EU jurisprudence defines horizontally e.V. as “cooperation between two or more real or potential competitors” and vertically as “cooperation between companies operating at different levels of the production or distribution chain.  At this stage of the analysis, the American and European courts define horizontal and vertical cooperation very similarly. In the United States, horizontal cooperation is generally defined as a restriction imposed by agreements between competitors and vertical restrictions imposed by enterprise-to-company agreements at different levels of a distribution chain.  Although not considered to be characterized restrictions, other provisions are not covered by the category exemption for vertical agreements. However, contrary to the restrictions, these restrictions may, as far as possible, be separated from the agreement. As a result, the category exemption continues to apply to the rest of the agreement. Careful preparation is therefore necessary to avoid one of the limited provisions being at the centre of concerns and to ensure that severance pay is possible as an alternative. While the agreement in question may be subject to another EU group exemption, the category exemption does not apply to vertical agreements. Other common class exemptions include category exemption for motor vehicles, category exemption for technology transfer, category exemption for research and development, and category exemption for specialization agreements. When it is confirmed that the parties are operating at different levels of negotiation within the meaning of an agreement and that the agreement has an “impact on trade”, the procedure for assessing the vertical agreement under Article 101 of the TFUE is, overall, the UK Competition Authority, the Competition Authority for Competition and Markets, has the power to withdraw the category exemption for vertical agreements for certain agreements. Although it is unlikely to exercise this right.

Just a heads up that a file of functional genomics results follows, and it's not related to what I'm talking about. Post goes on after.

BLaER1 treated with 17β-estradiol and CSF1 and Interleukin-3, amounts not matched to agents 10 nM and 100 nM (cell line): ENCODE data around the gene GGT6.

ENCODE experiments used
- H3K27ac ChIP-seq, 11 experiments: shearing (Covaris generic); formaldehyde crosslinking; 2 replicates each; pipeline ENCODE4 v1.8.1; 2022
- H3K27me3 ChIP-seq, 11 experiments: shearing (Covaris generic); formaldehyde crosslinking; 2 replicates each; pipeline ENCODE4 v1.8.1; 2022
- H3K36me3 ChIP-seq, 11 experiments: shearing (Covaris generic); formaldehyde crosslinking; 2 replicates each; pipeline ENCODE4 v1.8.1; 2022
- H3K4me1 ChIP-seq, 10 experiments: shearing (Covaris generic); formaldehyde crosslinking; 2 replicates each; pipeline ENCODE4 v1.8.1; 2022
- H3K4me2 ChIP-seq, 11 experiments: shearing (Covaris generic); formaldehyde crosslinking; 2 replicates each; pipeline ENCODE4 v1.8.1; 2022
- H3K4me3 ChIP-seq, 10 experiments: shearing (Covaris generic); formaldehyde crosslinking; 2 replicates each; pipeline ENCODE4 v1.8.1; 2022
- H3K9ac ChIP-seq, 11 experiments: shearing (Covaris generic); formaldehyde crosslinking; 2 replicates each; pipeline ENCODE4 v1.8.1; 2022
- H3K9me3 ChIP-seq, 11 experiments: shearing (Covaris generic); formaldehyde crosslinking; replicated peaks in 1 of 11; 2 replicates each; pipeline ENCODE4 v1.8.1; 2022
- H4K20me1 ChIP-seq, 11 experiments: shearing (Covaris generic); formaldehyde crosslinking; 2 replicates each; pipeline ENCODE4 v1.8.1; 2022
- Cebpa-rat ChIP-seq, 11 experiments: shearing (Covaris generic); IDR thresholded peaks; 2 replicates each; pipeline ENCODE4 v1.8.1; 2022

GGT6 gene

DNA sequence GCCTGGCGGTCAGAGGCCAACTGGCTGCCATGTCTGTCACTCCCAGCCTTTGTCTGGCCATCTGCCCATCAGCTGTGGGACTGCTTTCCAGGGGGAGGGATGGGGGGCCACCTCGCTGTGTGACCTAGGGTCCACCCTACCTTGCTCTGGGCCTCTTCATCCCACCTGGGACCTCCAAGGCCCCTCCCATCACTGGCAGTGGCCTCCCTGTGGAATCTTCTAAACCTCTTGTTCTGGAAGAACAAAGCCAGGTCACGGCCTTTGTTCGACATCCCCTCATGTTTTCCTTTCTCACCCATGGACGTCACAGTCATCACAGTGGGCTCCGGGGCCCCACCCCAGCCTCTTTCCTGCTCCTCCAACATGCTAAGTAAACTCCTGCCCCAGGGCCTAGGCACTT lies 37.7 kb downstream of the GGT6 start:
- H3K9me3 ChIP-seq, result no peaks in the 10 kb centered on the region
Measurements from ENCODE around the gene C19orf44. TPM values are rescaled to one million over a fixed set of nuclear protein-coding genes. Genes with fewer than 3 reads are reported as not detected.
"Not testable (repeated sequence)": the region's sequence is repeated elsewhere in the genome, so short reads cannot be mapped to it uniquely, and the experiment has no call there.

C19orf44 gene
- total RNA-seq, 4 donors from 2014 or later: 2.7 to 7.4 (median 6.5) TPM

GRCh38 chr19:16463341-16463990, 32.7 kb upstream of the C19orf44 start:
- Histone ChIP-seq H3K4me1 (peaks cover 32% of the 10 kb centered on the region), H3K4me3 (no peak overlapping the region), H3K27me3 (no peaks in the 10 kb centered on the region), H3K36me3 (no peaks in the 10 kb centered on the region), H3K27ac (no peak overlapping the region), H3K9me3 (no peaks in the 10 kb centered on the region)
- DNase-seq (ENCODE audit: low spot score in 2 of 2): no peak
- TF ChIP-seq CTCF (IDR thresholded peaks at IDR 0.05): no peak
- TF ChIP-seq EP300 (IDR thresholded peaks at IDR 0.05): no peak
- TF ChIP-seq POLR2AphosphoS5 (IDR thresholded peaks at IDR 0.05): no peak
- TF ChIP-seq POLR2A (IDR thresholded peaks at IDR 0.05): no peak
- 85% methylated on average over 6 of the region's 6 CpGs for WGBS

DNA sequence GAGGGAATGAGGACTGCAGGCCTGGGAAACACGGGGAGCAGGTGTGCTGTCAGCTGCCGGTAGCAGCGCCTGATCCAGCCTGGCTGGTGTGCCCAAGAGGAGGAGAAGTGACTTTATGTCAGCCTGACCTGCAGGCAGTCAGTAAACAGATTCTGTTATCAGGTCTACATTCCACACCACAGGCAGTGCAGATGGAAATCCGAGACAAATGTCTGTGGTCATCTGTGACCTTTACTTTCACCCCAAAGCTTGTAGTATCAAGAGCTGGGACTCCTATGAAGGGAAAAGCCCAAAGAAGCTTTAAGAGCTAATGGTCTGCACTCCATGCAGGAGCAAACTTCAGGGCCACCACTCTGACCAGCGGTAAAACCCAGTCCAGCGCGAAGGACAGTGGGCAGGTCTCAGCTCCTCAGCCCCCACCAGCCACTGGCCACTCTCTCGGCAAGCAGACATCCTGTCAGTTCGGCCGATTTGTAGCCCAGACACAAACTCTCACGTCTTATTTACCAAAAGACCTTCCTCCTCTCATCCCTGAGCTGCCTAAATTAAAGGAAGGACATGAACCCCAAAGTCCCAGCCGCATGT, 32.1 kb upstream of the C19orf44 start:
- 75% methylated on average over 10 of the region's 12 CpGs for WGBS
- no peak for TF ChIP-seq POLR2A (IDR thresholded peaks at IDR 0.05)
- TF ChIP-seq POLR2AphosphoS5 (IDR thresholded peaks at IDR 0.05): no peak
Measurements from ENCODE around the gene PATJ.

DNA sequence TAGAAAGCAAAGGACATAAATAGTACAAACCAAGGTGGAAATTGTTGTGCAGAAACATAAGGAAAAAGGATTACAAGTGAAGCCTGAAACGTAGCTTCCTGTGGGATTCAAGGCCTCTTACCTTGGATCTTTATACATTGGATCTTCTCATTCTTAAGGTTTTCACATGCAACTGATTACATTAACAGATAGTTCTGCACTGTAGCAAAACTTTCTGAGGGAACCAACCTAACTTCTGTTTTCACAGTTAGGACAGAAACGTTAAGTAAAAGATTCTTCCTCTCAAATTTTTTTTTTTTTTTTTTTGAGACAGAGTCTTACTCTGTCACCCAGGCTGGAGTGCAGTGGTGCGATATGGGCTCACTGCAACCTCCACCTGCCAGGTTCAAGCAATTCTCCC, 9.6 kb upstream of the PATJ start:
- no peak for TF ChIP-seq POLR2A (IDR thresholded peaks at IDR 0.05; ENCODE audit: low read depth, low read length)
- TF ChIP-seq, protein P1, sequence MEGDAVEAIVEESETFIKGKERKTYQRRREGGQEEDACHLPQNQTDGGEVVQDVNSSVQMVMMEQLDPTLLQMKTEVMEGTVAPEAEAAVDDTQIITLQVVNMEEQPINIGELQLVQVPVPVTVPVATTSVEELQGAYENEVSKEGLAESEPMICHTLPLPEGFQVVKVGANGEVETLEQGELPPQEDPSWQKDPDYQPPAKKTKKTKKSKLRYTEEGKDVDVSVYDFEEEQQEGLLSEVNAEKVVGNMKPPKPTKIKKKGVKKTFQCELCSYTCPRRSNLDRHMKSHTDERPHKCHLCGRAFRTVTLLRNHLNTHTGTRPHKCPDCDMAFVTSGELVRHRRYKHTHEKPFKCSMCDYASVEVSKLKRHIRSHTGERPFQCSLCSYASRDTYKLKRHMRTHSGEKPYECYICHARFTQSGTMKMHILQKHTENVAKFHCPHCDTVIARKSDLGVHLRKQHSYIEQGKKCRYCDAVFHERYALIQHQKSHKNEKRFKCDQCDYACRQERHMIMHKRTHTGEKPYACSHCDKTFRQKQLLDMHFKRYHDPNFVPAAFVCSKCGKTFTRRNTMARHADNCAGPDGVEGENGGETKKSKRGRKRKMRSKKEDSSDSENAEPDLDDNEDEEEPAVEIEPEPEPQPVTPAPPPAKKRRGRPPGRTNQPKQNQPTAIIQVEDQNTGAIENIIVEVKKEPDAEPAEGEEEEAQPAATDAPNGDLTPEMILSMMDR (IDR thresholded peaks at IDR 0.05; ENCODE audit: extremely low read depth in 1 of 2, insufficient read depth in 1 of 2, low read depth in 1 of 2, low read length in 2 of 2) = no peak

The European Commission also has the power to remove the category exemption for vertical agreements in certain situations. One way to distinguish between horizontal and vertical cooperation between the ECJ is to examine the case law. Thus, in Consten and Grundig, the ECJ did not follow the advice of the Advocate General (GA) and found that horizontal and vertical restrictions are contained in Article 101, paragraph 1. In particular, the GA argued that Article 101 of the EUTF did not apply to vertical agreements between one producer and its distributor, as they are not competitors to the other. However, the ECJ did not agree with the GA, on the grounds that the wording of Article 101 does not distinguish between horizontal and vertical agreements. Instead, the Tribunal found that the section applies to all agreements that could distort competition in the common market.